Mary Ulrich comments:
I would think you have two audiences, the subscribers and the people who will buy WD off the shelves. The first sample has more of the “Entertainment tonight” appeal and might hook the McGafferty fans to an impulse purchase. As a subscriber I like number 2 or 3 because I am most interested in the “craft” articles and like a creative drawing. …
In the Dec. issue of WD, in the small print on the bottom of page 2, it says that WD is “a bimonthly publication”. Last issue I was confused to receive the December issue at the beginning of October. So WD is published bimonthly, 6 X a year, or quarterly?
First, to answer Mary’s question: WD magazine is published 6x/year. I’m
not sure why, up until this point, we haven’t clarified this by labeling the cover with
“November/December”, “January/February” and so on. Something for me to
But to get to the real point: Mary hits on a perplexing issue that Writer’s Digest magazine faces: the difference between what would be appealing to many of our subscribers (usually more advanced writers) and people who buy the magazine off newsstand—the type of person we usually label as the “aspiring writer” or the “dreamer,” though all great writers are dreamers (even still aspiring) to some extent.
WD’s circulation department has sales information that supports using an author photo on the cover because photos perform better than illustrations on the newsstand. Of course, what subscribers would prefer is a gray area, but based on the small sampling of comments here, it does appear that people who have read the magazine for a while tend to favor the illustrated cover.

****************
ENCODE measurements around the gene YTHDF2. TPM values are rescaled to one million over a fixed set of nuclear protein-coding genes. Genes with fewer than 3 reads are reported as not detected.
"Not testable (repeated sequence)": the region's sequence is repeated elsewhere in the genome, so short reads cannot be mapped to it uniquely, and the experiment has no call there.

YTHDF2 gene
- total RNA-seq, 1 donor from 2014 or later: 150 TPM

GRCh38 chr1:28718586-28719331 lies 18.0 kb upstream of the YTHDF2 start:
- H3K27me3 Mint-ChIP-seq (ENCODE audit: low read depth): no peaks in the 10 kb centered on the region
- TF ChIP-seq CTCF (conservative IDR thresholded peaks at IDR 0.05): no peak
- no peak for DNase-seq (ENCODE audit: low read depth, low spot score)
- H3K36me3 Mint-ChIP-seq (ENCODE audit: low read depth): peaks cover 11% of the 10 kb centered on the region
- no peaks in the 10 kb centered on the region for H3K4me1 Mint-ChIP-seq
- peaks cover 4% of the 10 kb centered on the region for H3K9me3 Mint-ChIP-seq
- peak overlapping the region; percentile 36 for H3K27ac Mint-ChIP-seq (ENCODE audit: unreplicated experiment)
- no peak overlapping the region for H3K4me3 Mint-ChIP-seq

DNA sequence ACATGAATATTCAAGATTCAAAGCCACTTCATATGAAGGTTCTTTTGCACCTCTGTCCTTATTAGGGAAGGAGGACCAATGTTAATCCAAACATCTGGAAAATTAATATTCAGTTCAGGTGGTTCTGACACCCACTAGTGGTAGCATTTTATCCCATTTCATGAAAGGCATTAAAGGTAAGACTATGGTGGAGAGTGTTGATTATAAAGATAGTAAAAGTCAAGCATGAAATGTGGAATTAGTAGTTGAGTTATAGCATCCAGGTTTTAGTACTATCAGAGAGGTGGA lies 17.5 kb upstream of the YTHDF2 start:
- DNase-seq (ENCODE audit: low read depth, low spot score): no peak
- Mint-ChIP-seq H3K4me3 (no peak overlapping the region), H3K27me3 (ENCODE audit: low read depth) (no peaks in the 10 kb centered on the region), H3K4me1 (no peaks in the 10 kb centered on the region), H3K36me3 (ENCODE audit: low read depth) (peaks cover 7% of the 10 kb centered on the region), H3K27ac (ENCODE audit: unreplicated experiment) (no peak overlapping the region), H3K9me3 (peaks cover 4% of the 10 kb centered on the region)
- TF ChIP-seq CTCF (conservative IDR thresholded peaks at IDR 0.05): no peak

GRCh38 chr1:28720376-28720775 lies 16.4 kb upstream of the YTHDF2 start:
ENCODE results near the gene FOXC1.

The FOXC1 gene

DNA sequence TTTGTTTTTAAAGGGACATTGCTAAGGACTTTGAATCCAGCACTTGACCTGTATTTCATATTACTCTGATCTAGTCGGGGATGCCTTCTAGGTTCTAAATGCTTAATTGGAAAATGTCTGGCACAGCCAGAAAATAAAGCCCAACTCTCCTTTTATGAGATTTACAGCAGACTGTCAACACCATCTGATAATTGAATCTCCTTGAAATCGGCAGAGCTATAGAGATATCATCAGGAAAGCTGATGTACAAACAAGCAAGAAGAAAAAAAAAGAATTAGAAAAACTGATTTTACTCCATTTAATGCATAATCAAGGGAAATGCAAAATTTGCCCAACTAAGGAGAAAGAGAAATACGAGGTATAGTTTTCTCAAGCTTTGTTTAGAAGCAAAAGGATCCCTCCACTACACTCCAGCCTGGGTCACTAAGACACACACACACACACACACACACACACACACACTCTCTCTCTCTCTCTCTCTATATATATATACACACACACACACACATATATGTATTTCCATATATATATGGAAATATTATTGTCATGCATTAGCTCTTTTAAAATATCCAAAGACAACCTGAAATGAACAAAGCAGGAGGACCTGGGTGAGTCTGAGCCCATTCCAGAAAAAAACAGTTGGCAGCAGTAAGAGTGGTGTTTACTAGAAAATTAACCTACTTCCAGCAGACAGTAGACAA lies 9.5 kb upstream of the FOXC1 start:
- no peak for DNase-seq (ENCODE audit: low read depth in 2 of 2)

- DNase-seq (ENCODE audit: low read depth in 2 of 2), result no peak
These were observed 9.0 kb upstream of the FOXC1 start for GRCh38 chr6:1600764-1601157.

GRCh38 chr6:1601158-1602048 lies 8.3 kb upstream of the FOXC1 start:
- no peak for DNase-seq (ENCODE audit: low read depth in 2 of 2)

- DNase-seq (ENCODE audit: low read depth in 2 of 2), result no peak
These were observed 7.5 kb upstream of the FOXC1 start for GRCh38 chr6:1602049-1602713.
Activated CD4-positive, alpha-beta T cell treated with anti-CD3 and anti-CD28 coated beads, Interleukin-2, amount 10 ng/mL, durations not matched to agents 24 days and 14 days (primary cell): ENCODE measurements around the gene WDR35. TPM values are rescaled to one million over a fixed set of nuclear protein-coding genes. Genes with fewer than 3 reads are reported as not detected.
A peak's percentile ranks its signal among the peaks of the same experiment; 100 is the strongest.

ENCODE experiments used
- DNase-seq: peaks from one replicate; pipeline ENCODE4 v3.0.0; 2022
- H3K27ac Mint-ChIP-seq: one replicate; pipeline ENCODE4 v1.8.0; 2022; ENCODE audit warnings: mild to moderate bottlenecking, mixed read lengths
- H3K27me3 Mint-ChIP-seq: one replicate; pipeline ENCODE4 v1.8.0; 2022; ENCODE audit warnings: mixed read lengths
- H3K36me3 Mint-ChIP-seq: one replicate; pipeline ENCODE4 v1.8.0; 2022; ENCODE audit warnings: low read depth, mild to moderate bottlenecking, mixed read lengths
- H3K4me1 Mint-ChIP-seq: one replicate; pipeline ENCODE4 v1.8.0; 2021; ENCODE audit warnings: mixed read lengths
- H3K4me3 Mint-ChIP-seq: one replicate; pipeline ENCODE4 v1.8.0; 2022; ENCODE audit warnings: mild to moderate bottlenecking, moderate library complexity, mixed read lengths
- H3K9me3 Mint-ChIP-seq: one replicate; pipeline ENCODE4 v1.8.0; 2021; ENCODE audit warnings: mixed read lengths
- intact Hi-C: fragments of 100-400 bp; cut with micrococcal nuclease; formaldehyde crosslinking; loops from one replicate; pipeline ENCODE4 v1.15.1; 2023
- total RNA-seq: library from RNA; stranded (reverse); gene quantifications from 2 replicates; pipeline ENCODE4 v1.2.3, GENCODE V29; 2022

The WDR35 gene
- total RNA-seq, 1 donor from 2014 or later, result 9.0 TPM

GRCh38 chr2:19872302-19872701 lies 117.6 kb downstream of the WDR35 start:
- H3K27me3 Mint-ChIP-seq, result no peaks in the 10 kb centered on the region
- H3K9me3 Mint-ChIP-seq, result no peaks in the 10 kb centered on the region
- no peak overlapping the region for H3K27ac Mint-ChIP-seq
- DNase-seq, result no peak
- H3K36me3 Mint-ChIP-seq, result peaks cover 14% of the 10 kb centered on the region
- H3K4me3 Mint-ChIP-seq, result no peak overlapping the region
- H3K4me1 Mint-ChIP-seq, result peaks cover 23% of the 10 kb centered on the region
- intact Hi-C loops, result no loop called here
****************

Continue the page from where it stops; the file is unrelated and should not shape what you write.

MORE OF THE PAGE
However, it’s hard to overlook the truth behind these comments:
A writer on the cover makes me connect as opposed to some abstract art. (PatriciaW)
The picture on the front cover of real people who struggled to write
and enjoyed every bit of their struggle, touches my heart most and
gives me the motivation I need as an aspiring writer. Their success to
be featured on the cover speaks more words than any art could reflect.
Art and cartoon could work for specific topics inside the magazine, but
real people appeal more to the majority of would be writers.
The first one absolutely caught me. I didn’t know who Megan McCafferty
was, but it didn’t matter to me, as the “Write Your Novel in 2009” was
much the clearest on that page, and that was what grabbed me. (Deb)
I generally tend to believe that writers who buy off newsstand are initially pulled in by the photo (they connect with the human face — this is probably subconscious — even if they don’t recognize the face), but don’t buy the issue unless the cover lines really deliver on a benefit or dream the writer has — in this case, to write a novel.
As for subscribers, I can only hope they continue to renew because of great content, and generally overlook covers meant to appeal to newsstand buyers?
It’s a big challenge for us to tackle in 2009 and beyond.